Matt Yglesias, then writing for Slate, predicted this in January. “Amazon gets away with relentlessly investing in the future only because, for now, investors have faith in Bezos and his strategy,” he wrote. “But that faith has been tested in the past, and it’s likely that some future convulsion in markets will cause it to wane again.” Yglesias didn’t see any reason for this strategy to fail soon, much less this year. “For the foreseeable future, the party can – and willgo on, crushing everything in its path and generating mighty gains for consumers.”

On that point, Yglesias was wrong: investors have turned the lights on. The party is over. And yet, if his comments on Tuesday are any indication, Bezos isn’t planning to change his strategy anytime soon. That’s good news for Amazon’s penny-pinching customers, but could mean a rocky 2015 for the retail giant.

This article first appeared on newrepublic.com

Getty
Show Hide image

How Theresa May laid a trap for herself on the immigration target

When Home Secretary, she insisted on keeping foreign students in the figures – causing a headache for herself today.

When Home Secretary, Theresa May insisted that foreign students should continue to be counted in the overall immigration figures. Some cabinet colleagues, including then Business Secretary Vince Cable and Chancellor George Osborne wanted to reverse this. It was economically illiterate. Current ministers, like the Foreign Secretary Boris Johnson, Chancellor Philip Hammond and Home Secretary Amber Rudd, also want foreign students exempted from the total.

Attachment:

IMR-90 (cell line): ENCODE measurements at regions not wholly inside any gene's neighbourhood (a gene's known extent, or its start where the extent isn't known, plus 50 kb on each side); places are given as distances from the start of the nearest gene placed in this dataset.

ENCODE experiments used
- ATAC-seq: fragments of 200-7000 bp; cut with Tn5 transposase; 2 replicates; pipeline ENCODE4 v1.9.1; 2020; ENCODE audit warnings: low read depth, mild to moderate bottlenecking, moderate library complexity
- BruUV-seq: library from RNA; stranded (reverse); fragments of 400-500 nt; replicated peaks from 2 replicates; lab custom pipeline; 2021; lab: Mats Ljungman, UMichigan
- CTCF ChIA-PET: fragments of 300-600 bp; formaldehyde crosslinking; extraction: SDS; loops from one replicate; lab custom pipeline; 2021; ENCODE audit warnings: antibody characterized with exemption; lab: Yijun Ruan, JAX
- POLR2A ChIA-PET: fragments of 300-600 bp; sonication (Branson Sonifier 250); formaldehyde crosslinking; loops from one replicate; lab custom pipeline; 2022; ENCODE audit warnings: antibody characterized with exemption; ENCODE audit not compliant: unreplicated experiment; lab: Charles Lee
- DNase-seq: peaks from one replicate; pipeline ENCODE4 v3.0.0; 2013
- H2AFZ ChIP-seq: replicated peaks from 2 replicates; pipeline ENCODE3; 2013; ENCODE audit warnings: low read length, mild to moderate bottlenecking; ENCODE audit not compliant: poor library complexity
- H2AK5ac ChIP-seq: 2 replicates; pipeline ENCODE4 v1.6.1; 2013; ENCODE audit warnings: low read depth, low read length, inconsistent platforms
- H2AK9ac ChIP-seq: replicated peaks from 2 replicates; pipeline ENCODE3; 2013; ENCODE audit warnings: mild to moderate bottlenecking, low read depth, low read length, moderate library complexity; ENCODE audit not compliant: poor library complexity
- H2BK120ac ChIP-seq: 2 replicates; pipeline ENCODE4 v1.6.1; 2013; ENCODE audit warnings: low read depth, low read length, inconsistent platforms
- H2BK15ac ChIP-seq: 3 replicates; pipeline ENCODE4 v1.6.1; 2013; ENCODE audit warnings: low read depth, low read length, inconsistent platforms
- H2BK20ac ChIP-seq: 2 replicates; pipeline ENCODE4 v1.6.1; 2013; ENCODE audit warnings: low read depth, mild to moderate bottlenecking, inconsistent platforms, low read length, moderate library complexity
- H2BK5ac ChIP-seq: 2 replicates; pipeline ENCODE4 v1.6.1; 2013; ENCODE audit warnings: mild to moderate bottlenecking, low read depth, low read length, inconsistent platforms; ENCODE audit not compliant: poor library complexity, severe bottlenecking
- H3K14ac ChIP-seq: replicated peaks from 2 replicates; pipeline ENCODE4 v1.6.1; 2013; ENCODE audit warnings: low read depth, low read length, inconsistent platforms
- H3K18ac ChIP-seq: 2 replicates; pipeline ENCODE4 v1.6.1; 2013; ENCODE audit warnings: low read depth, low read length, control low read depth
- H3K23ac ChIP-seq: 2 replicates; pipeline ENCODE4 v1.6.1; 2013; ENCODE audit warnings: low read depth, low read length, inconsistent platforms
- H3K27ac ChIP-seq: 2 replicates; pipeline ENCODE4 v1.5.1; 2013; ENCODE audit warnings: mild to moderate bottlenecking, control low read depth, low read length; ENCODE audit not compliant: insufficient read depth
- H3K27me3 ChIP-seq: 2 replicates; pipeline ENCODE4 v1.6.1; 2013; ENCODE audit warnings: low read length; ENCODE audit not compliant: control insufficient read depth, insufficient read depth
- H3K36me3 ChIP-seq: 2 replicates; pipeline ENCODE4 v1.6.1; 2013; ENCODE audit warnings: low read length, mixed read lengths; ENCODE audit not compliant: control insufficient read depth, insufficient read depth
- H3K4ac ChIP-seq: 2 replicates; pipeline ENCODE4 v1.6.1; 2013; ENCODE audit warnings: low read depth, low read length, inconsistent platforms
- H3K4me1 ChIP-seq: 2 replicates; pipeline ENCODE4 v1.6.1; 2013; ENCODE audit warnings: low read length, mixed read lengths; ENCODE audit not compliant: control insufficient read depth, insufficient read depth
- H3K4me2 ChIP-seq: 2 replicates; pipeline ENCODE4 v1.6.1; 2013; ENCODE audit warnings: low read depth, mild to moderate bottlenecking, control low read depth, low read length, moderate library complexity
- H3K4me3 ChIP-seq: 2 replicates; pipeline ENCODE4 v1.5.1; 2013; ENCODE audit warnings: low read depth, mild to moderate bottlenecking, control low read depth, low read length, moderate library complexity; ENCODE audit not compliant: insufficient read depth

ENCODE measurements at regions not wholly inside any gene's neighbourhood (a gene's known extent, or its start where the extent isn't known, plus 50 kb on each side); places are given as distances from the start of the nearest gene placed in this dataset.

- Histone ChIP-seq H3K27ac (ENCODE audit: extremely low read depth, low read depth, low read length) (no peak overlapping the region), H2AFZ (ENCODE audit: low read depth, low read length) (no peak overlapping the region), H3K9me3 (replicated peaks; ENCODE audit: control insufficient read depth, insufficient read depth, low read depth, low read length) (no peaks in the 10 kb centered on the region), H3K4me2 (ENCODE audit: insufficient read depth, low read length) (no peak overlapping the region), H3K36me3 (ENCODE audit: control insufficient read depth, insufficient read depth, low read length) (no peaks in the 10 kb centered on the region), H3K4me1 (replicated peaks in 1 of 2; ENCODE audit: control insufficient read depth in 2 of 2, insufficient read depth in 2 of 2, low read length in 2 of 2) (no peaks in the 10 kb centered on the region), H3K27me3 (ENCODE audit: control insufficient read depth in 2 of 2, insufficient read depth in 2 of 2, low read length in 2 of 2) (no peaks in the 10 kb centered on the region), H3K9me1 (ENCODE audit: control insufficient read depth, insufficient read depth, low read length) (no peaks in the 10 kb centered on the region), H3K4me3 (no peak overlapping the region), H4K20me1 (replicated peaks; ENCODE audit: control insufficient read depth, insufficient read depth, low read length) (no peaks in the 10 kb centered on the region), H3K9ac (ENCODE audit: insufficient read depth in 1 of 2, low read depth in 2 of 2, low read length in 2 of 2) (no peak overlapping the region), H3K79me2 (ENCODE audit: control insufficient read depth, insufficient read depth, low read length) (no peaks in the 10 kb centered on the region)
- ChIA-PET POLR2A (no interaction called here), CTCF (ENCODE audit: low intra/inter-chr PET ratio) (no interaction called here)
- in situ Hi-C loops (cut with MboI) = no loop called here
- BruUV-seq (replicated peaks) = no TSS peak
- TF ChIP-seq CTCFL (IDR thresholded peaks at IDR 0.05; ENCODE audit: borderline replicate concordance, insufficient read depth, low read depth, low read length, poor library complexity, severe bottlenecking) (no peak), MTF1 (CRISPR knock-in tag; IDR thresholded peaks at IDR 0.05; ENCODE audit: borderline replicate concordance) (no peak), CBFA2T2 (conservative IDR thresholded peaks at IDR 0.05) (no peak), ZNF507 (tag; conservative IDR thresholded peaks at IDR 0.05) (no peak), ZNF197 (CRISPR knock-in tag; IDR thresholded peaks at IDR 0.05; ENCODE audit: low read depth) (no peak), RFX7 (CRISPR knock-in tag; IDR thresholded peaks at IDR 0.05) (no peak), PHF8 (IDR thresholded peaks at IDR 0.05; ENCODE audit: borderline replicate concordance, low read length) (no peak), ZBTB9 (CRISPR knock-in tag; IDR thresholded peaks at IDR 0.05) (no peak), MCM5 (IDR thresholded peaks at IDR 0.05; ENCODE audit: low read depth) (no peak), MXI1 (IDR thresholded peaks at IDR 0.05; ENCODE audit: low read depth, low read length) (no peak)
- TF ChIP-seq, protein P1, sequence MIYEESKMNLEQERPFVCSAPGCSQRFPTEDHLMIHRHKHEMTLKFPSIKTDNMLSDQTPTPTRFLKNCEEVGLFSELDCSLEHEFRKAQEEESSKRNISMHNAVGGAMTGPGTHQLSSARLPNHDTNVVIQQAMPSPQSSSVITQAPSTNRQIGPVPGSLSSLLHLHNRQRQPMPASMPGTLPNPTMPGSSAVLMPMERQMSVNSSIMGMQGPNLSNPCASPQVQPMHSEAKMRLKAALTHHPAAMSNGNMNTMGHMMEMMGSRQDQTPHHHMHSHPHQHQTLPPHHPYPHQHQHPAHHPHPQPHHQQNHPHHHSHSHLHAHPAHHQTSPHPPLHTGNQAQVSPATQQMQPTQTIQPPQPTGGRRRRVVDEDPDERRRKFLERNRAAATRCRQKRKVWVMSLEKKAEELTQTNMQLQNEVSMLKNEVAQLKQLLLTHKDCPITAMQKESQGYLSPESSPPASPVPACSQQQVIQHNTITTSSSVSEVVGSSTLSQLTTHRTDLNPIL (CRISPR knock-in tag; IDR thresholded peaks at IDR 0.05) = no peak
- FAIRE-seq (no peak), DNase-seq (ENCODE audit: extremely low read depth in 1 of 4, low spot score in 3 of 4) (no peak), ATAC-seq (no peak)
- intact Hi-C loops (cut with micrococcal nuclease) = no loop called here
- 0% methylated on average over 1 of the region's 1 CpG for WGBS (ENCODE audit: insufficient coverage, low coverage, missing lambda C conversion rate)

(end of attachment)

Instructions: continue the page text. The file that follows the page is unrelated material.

David Cameron’s government aimed to cut immigration figures – including overseas students in that aim meant trying to limit one of the UK’s crucial financial resources. They are worth £25bn to the UK economy, and their fees make up 14 per cent of total university income. And the impact is not just financial – welcoming foreign students is diplomatically and culturally key to Britain’s reputation and its relationship with the rest of the world too. Even more important now Brexit is on its way.

But they stayed in the figures – a situation that, along with counterproductive visa restrictions also introduced by May’s old department, put a lot of foreign students off studying here. For example, there has been a 44 per cent decrease in the number of Indian students coming to Britain to study in the last five years.

Now May’s stubbornness on the migration figures appears to have caught up with her. The Times has revealed that the Prime Minister is ready to “soften her longstanding opposition to taking foreign students out of immigration totals”. It reports that she will offer to change the way the numbers are calculated.

Why the u-turn? No 10 says the concession is to ensure the Higher and Research Bill, key university legislation, can pass due to a Lords amendment urging the government not to count students as “long-term migrants” for “public policy purposes”.

But it will also be a factor in May’s manifesto pledge (and continuation of Cameron’s promise) to cut immigration to the “tens of thousands”. Until today, ministers had been unclear about whether this would be in the manifesto.

Now her u-turn on student figures is being seized upon by opposition parties as “massaging” the migration figures to meet her target. An accusation for which May only has herself, and her steadfast politicising of immigration, to blame.

Anoosh Chakelian is senior writer at the New Statesman.

0800 7318496